August 2023
Volume 23, Issue 9
Open Access
Vision Sciences Society Annual Meeting Abstract  |   August 2023
A common neural code for representing imagined and inferred tastes
Author Affiliations & Notes
  • Jason Avery
    National Institute of Mental Health
  • Madeline Carrington
    Neuroscience Graduate Group, University of Pennsylvania, Philadelphia, PA, USA
  • Alex Martin
    Bioengineering Graduate Group, University of Pennsylvania, Philadelphia, PA, USA
  • Footnotes
    Acknowledgements  This study was supported by the Intramural Research Program of the NIMH/NIH: ZIA MH002588
Journal of Vision August 2023, Vol.23, 5613. doi:https://doi.org/10.1167/jov.23.9.5613
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      Jason Avery, Madeline Carrington, Alex Martin; A common neural code for representing imagined and inferred tastes. Journal of Vision 2023;23(9):5613. https://doi.org/10.1167/jov.23.9.5613.

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      © ARVO (1962-2015); The Authors (2016-present)

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Abstract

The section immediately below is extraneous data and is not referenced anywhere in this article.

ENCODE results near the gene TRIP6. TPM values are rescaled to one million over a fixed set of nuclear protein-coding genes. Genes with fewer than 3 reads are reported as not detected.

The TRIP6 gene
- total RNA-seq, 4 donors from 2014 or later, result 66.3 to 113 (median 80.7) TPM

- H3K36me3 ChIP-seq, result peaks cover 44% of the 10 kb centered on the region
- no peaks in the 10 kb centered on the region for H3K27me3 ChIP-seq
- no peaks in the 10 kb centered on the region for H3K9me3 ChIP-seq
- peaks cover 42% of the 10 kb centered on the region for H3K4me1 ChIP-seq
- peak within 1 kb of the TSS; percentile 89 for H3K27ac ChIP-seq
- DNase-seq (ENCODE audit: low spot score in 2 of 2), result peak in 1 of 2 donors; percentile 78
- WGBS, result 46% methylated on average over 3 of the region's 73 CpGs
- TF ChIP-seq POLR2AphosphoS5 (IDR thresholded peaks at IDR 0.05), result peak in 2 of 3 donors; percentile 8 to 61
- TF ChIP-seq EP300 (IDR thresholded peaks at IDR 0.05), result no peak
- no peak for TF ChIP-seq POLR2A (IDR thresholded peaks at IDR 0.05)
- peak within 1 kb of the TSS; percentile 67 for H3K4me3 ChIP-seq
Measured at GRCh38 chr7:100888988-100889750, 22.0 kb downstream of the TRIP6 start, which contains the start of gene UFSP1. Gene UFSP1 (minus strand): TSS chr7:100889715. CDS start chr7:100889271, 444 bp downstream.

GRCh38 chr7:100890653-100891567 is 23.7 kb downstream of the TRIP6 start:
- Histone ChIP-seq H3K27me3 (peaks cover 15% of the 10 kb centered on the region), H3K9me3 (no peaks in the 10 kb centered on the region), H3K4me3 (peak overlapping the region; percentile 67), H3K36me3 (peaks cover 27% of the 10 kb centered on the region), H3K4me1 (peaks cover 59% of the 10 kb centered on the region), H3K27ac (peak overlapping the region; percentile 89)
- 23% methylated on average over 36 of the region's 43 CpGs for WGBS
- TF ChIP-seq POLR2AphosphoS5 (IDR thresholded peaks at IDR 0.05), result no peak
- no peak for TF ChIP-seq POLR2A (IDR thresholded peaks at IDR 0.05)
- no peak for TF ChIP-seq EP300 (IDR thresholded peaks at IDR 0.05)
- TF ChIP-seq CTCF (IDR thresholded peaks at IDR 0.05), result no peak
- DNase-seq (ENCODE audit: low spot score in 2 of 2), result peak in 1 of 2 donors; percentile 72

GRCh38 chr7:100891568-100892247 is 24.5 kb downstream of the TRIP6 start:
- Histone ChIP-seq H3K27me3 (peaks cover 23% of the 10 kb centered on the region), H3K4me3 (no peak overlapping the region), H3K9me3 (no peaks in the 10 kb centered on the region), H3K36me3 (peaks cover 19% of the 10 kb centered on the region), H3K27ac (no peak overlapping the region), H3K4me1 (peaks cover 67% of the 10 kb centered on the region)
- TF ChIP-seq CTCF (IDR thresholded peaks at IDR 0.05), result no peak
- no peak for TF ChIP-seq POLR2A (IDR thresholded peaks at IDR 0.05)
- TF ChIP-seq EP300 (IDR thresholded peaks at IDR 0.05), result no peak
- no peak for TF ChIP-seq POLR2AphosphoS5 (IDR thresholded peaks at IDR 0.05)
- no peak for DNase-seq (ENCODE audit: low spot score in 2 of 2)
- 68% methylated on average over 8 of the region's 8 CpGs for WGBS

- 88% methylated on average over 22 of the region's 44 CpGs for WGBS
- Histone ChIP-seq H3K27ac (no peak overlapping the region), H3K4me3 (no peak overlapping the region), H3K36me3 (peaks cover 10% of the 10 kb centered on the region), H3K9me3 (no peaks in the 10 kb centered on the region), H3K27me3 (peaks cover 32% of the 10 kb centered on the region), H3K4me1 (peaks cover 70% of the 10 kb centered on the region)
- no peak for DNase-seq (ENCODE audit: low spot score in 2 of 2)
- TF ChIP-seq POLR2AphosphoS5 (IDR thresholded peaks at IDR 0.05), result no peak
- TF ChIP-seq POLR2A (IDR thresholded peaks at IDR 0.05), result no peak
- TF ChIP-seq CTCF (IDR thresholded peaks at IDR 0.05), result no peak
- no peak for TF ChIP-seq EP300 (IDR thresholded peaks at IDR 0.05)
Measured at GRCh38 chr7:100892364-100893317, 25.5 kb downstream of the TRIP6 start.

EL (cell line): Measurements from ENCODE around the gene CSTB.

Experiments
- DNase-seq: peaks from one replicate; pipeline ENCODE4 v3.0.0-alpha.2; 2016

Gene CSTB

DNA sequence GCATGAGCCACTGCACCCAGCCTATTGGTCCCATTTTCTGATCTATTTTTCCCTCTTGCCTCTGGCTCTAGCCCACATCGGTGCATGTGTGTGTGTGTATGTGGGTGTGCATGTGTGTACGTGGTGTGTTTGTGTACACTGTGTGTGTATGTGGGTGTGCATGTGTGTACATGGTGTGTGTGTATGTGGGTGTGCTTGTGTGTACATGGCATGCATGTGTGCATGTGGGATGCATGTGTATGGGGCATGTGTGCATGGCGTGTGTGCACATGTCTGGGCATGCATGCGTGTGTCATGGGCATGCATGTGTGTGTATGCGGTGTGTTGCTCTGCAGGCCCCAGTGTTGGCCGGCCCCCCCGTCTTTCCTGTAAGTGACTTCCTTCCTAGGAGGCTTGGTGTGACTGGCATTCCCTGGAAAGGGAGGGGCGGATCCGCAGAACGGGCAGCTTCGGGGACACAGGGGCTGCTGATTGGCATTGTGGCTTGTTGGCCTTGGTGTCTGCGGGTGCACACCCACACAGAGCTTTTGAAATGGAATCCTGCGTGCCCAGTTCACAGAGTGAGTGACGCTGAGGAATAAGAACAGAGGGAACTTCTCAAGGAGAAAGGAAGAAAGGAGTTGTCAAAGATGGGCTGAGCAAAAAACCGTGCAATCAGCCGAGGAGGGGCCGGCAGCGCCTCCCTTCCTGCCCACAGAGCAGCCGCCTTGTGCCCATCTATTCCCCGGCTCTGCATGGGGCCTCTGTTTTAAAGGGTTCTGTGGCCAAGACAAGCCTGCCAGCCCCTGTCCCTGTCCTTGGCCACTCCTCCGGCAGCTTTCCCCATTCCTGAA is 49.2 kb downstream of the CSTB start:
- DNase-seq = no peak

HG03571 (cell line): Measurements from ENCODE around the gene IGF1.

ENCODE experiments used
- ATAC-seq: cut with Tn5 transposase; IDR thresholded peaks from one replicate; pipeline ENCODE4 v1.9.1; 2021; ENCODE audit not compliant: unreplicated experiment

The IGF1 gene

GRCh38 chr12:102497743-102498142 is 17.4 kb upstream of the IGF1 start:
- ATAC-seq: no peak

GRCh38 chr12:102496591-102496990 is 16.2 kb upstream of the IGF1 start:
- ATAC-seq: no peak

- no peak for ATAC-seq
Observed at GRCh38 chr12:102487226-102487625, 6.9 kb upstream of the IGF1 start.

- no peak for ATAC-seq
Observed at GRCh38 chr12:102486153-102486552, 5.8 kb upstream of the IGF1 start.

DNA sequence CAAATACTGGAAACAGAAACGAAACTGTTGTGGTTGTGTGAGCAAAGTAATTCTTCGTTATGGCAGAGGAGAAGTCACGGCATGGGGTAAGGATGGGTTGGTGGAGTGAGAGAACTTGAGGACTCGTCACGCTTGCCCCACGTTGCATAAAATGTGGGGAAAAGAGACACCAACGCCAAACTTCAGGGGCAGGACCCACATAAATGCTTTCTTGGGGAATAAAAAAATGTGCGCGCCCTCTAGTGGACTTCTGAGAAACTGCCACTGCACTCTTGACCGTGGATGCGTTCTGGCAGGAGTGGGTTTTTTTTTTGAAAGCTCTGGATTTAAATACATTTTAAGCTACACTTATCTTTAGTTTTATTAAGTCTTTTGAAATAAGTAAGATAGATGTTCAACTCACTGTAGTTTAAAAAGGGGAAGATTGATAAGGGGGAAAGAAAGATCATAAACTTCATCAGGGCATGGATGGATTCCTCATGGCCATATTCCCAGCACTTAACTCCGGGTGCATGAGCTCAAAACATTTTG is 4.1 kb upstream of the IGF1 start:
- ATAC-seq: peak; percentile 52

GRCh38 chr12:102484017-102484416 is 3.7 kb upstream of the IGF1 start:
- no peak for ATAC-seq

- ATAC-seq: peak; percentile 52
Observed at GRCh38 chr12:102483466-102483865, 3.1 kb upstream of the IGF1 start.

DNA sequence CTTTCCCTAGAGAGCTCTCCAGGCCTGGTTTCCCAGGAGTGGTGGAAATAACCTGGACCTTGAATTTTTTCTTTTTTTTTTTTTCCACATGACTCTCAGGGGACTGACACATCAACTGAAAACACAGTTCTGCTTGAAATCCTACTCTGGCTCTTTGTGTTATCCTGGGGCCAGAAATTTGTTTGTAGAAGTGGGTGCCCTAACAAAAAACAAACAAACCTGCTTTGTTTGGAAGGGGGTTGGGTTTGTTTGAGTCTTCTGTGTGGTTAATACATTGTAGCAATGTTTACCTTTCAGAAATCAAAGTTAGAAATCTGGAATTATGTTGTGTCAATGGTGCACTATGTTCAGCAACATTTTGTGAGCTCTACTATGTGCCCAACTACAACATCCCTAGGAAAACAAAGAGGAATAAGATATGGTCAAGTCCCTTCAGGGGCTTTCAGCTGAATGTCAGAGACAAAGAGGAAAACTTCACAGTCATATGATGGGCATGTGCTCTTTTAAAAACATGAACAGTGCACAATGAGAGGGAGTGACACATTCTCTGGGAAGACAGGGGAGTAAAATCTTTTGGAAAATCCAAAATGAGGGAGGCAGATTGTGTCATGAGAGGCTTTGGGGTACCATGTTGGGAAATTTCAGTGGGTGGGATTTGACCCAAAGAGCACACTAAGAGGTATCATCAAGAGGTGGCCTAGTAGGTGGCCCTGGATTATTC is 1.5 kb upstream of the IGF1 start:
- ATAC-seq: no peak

Inferences about the taste of foods are a key aspect of our everyday experience of food choice. Our previous studies have identified that the responses to directly experienced tastes as well as food pictures can be classified according to their taste category (e.g, sweet, salty, sour) within the gustatory dorsal mid-insular cortex. These findings suggest that this region represents not only taste experience, but also the inferred taste of food pictures. However, the patterns of activity elicited by pictures and their associated tastes were found to be unrelated, suggesting either that the response to images reflects some other property correlated with the taste of the depicted foods, or that the responses to pictures and tastes activate different neuronal populations in this region. To explore this question further, we examined subjects as they explicitly imagined different tastes during ultra-high resolution 7-Tesla functional magnetic resonance imaging. During scanning, healthy participants imagined basic tastes (sugar, salt, lemon juice). During separate scanning runs, subjects viewed pictures of a variety of sweet, salty, and sour foods, and non-food objects, while performing an object picture repetition-detection task. Using searchlight-based multivoxel pattern analysis, we were able to reliably classify both imagined tastes and the taste category of food pictures within the dorsal mid-insula and ventral occipito-temporal cortex. Importantly, within the dorsal mid-insula specifically, we were able to cross-classify the taste category of food pictures by training our model on imagined basic tastes (and vice versa). These findings suggest that the evoked response to food pictures within this region does indeed contain information about the inferred taste properties of the depicted foods and provide further evidence for the multimodal nature of this region of insular cortex.

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